The next step up the ladder is the advantage player. AP’s tend to stick to the absolute lowest vig bets unless they are using weaker bets for cover. Many of them look at comps as wins. Most are simply looking at comps as a way to cut down on expenses and increase their expected return on investment. They bet most of their money when they have a positive expectation. At other times they stick pretty close to table minimums. AP’s also tend to take a long run look at bankroll. For example, an AP who is willing to risk $12,000 a year over the next ten years has a theoretical bankroll of $120,000. That’s the amount of money he’s willing to lose – at least in theory. And often that is the number they use to calculate their correct bet size using the Kelly Criteria.
Whether you are a recreational player or an advantage player, bankroll and bet size are inseparably linked. We’ll get into that in more depth in another article, but suffice to say you can’t walk up to a table, buy in for $50, then play $48 inside with any realistic expectation of a win. So how much is a proper buy in? Opinions vary greatly. Most gaming “experts” go with the “ten times your initial bet” theory. The Dice Doctor, Sam Grafstein, agreed. He even went so far as to design a betting and money management strategy that divided a players bankroll into stacks of betting chips. On a $300 buy in he laid out ten stacks of six $5 chips to wager on each of the next ten shooters. Those chips went in the front rack and his change and any winnings went into the back rack. After the dice went around the table one time he would count how much he had in the back rack, divide by ten, then set up his ten stacks of chips to wager on the next the shooters. It sounds very elementary – but it works very well.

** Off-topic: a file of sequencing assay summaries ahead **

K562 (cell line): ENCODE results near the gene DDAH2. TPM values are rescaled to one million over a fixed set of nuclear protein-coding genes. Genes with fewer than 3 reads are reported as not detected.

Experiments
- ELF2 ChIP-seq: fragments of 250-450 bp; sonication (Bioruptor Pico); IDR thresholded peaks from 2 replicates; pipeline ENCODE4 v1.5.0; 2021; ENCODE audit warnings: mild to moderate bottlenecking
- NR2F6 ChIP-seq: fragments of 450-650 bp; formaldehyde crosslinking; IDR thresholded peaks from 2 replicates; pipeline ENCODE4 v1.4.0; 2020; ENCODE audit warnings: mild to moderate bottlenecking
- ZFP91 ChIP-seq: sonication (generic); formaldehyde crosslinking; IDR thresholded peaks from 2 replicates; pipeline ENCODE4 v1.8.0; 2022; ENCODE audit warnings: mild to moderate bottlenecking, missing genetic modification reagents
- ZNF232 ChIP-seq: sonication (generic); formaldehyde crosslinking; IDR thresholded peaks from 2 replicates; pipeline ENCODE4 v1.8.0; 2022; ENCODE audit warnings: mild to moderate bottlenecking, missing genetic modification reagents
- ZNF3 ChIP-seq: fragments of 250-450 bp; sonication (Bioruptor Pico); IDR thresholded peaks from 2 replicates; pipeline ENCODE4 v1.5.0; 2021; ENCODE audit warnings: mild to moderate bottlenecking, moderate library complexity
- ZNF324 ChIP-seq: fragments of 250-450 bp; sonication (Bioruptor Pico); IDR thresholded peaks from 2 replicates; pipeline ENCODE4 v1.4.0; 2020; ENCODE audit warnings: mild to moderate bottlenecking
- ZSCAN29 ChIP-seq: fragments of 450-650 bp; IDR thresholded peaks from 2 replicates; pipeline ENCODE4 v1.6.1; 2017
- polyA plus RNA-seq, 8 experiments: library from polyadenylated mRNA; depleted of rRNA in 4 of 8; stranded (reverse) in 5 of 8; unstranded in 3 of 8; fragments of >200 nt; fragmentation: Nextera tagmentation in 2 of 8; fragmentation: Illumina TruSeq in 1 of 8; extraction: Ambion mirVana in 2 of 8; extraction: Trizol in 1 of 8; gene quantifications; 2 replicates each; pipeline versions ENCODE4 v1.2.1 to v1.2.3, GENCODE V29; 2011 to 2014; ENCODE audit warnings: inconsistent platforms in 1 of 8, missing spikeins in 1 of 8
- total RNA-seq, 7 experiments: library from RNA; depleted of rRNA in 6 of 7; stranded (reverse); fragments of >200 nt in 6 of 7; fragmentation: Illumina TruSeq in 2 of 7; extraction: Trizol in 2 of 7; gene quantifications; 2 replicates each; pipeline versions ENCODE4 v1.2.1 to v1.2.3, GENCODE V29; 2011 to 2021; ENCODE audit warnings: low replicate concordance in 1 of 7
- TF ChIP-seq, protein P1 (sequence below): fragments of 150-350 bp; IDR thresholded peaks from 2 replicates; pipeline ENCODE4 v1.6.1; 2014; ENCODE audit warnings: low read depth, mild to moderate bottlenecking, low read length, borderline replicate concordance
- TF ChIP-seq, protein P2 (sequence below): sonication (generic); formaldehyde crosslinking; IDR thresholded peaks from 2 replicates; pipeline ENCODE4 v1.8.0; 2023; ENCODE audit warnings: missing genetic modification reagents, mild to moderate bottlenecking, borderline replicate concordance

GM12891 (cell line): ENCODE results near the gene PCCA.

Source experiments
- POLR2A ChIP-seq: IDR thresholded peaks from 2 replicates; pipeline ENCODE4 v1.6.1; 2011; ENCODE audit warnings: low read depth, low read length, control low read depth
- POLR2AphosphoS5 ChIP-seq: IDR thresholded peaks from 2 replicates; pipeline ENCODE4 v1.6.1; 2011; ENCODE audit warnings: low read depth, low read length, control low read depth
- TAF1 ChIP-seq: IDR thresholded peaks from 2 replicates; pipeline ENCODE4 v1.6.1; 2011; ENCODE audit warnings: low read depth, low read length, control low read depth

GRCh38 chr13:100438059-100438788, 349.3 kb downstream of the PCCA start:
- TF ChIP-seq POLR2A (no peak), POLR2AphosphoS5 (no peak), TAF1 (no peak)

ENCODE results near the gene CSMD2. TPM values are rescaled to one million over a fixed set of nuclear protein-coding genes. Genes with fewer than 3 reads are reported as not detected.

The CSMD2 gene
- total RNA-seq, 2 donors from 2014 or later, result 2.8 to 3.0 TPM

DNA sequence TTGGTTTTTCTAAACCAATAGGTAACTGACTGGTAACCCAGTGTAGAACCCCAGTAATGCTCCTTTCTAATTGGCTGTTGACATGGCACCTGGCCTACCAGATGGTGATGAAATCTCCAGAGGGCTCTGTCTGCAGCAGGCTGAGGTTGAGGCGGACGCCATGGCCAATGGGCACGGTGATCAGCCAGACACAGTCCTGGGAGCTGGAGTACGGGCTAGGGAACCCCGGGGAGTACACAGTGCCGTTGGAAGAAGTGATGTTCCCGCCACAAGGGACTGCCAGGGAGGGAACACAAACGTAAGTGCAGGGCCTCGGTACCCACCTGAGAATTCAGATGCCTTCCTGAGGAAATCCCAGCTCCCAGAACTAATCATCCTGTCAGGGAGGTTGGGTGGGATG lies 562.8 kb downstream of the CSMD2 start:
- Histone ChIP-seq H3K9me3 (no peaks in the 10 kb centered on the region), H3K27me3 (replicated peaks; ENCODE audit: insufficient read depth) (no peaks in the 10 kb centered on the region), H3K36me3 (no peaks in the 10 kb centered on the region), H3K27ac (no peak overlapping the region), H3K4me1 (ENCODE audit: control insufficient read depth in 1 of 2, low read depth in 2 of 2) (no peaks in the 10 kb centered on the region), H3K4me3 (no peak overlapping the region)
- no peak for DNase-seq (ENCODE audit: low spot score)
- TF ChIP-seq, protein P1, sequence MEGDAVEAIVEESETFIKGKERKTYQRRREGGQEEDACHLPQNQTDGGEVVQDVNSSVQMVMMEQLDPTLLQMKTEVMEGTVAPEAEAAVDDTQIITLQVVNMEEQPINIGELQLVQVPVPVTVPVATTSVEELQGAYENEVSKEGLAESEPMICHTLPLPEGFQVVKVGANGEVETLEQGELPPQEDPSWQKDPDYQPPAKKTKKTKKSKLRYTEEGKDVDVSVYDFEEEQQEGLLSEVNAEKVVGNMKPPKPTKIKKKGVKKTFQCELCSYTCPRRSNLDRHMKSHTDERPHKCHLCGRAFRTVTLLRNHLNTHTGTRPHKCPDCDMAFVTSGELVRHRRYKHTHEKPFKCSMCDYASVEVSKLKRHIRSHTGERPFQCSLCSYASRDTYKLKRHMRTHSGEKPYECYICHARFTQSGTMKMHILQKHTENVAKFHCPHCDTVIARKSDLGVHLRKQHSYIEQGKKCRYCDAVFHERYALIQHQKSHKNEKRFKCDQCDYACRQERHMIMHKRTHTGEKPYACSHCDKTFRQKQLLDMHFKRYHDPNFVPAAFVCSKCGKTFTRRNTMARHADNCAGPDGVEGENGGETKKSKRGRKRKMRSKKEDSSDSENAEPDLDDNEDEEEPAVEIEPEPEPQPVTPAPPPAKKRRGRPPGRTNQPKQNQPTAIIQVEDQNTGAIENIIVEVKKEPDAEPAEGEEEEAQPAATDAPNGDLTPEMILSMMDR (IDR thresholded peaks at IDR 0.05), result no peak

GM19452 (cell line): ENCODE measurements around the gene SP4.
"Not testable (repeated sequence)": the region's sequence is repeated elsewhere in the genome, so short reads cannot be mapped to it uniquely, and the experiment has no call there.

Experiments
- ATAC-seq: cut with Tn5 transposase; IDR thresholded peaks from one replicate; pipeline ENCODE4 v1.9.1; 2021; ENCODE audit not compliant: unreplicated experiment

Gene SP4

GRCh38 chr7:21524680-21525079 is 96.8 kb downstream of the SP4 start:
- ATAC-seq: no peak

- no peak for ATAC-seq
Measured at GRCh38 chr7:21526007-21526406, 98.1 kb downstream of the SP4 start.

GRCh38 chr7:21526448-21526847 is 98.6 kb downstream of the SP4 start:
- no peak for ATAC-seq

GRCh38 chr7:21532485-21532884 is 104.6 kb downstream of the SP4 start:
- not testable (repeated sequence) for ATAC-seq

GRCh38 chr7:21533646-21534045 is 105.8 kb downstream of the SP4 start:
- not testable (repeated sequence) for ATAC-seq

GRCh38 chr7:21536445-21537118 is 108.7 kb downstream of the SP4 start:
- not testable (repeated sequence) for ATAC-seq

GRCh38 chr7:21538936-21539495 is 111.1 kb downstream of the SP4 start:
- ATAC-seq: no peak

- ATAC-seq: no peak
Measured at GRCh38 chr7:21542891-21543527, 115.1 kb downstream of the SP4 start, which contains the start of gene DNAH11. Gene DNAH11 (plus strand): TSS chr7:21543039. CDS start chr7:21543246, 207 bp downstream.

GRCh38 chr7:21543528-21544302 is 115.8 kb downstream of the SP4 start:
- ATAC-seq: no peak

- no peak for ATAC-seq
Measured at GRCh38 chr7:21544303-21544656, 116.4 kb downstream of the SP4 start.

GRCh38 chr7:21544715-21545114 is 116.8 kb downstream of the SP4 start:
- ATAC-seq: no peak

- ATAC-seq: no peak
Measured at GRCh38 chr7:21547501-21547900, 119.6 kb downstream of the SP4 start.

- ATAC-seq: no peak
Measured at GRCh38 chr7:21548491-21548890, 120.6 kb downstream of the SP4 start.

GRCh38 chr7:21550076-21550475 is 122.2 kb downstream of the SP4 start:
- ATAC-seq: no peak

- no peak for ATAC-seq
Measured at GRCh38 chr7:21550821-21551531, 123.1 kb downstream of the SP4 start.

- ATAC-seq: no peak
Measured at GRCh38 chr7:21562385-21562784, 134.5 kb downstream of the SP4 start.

My preference has always been to buy in for twelve times my average bet and to pack sufficient bankroll to cover all of my pre-planned sessions assuming worst case scenario. In other words, if I plan to play 10 sessions with a $600 buy in per session then I pack $3000 and have another $3000 in reserve in the form of casino credit I can access if I have to.
I mentioned average bet in that last paragraph, and it is worth pointing out that when calculating how much bankroll I need I use average bet instead of initial bet. Why? Because I usually toss out a larger than average initial bet in order to position myself for an early steep regression. Once I’ve made that regression I’ll take a couple of hits, then begin a pre-planned press progression that will boost my average bet somewhat. For example, I might start with $85 inside on a point of five or nine. One his would pay $35. After one hit I regress to $34 inside and lock up $1 profit. The next hit pays $15 and I have $15 profit for the hand. From that point on I would press every other hit until reaching somewhere around the $170 inside mark. Then I’d regress by 50% and continue to press up and out. Since those long hands with big pressure are rare, my average bet when playing this way will run around $50. That puts me at a $600 session buy in using the twelve-times calculation. That’s also a very convenient amount to buy in for since you can drop $600 on the layout and get a stack of green and a stack of red. It speeds the whole buy-in process and keeps the game flowing.
A table games manager in Vegas once told me the minimum a player should buy in for is 100X the table minimum bet. In a $5 game you’d buy in for $500. A $10 game would require $1000. Frankly, that’s not a bad number. On the other side of the coin, go to any in-casino free craps lesson and the guy teaching the class will talk in terms of buying in for $100 or so. And with only $100 to play with you’re going to have a very difficult time winning. Then again, that’s what the casino wants.
How much bankroll is enough for you? Fact it, there is no such thing as too much bankroll – unless, of course, you lose it all. On the other hand, if you manage your bankroll properly you can get by on less than you might think.